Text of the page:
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March Madness


Clouds and winds increase Sunday ahead of a series of storms that is likely to bring significant snowfall totals to Utah this week. Temperatures will continue to cool as the week goes on. Next week looks likely to have chances for snow as well.

Short Term Forecast

We have a breezy day ahead of us with increasing clouds. This is in advance of our system that will move into Utah tonight and will be the first in a series of storms to hit Utah this week. I hope you enjoyed our 4-day break in the action because it's right back to piling it up again this week. 

Storm #1

The first system is going to pull moisture into Utah Sunday night through Monday into Monday night. The majority of the storm will be SW flow so expect areas such as Brighton/DV/Sundance to do well. NBM totals for this first system range from about 0.75 to 1.75" of liquid. 

The HRRR showing about 1.75" for the Upper Cottonwoods through Tuesday morning:

Snow levels are going to start off around 6000 feet -- could raise to 6500 feet at times before the cooler section arrives later on Monday and they fall to valley floors. Snow ratios should average about 12:1 on the upper mountain through the event. That means that we are looking at roughly 9-21" of snow. I think the Northern Wasatch, Western Uintas, and perhaps PC will be on the lower end of that range with Upper Cottonwoods/DV perhaps on the higher end. As for best time to ski powder, Monday is the safe bet as long as you're good with off and on snow for much of the day. Tuesday is terrain opening culmination and a bit of a break in the action. 

Storm #2

This system has a lot of moisture that will funnel into Southern Utah in particular out of the SSW. I'm a bit more concerned that if the parent low drops any farther south than guidance currently shows, Northern Utah mountains may have a tough time getting in on the goods. Still, models still fairly robust with a long-period of orographic enhancement of precip. The GFS shows quite a bit midweek for the Cottonwoods:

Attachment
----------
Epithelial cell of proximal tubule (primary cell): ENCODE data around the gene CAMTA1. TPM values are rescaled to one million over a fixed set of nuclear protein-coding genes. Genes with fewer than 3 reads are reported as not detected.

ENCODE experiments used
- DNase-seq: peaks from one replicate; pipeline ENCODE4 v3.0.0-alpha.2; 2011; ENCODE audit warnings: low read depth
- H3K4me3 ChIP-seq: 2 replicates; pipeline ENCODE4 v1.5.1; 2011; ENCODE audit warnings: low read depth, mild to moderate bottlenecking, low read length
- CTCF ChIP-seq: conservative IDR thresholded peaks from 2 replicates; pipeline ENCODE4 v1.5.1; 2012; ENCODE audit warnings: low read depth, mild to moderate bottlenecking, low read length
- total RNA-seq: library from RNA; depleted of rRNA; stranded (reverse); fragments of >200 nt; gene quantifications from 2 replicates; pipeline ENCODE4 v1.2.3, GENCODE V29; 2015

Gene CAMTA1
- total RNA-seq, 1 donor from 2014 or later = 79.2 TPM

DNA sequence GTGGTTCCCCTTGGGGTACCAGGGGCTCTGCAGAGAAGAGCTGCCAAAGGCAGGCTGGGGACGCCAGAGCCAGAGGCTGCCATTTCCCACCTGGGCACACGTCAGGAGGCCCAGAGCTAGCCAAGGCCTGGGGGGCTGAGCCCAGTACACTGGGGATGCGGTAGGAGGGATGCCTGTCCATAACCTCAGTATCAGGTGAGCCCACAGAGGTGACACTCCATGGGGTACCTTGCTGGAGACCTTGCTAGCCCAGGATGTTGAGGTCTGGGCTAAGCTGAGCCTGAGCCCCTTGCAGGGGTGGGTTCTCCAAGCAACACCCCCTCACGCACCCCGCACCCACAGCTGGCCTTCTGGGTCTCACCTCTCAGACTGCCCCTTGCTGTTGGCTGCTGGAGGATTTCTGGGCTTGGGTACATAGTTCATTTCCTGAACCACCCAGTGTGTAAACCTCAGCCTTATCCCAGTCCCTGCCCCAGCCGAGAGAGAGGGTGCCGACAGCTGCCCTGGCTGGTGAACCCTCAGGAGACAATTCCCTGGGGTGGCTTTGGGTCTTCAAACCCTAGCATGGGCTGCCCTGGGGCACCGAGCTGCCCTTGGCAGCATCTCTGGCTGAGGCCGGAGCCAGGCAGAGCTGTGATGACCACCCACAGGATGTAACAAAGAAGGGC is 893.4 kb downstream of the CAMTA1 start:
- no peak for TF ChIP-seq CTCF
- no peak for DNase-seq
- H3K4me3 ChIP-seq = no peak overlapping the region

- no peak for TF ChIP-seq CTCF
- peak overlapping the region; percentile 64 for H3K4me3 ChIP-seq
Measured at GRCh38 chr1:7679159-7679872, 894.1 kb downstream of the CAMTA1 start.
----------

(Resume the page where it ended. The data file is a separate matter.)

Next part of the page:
Personally, I think this might be a bit much. Still, I think another 0.75-2" of liquid is possible in Utah mountains from Tuesday PM through Thursday AM. Heaviest precip is likely on Wednesday, so another Wednesday storm powder day and Thursday culmination day are likely. This system will also probably have 12:1 ratios as well. I think another 10" to up to 2 FEET of snow is possible during this period. Because it is a persistent flow, the areas that do well will do VERY well while other areas that are not favored may not get as much. Expect high levels of variability. 

Storm #3

The third system is of a completely different nature than the first two. It will drop in directly out of the NW without all this SW flow nonsense. This is a more "classic" Utah storm with cold air. However, it's lacking moisture and may not produce nearly as much liquid. At this point I'm thinking only 0.4-0.8" of liquid, but ratios will be 15:1 or better, so we could easily get 6-12" of snow Friday through Saturday with some cold temperatures as well. 

Here are all three storms on the GEFS plumes:

Pretty much all ensembles show at least 2" of liquid this week with some going over 4". While this is for Alta in particular, I think we can broadbrush it for most Utah mountains. I think this week, if all goes according to plan, we are looking at at least 2 feet of new snow in the next 7 days, with the potential for 4 feet or more in a few favored areas. It's spread out well over three storms and that should mean several separate powder day opportunities. It feels good to see snowfall maps like this in late March with an already record snowpack for the date:

Extended Forecast

A quick glance at next weekend and we could see snow showers linger through Sunday in a cold northwest flow. Beyond that, we could see another storm for around Tuesday, March 28. The GFS is bigger on this idea than the Euro, but about half the Euro ensembles show this possibility so we will keep an eye on it. In general, the west stays somewhat active, so I would not be surprised to see more snow. 

Evan | OpenSnow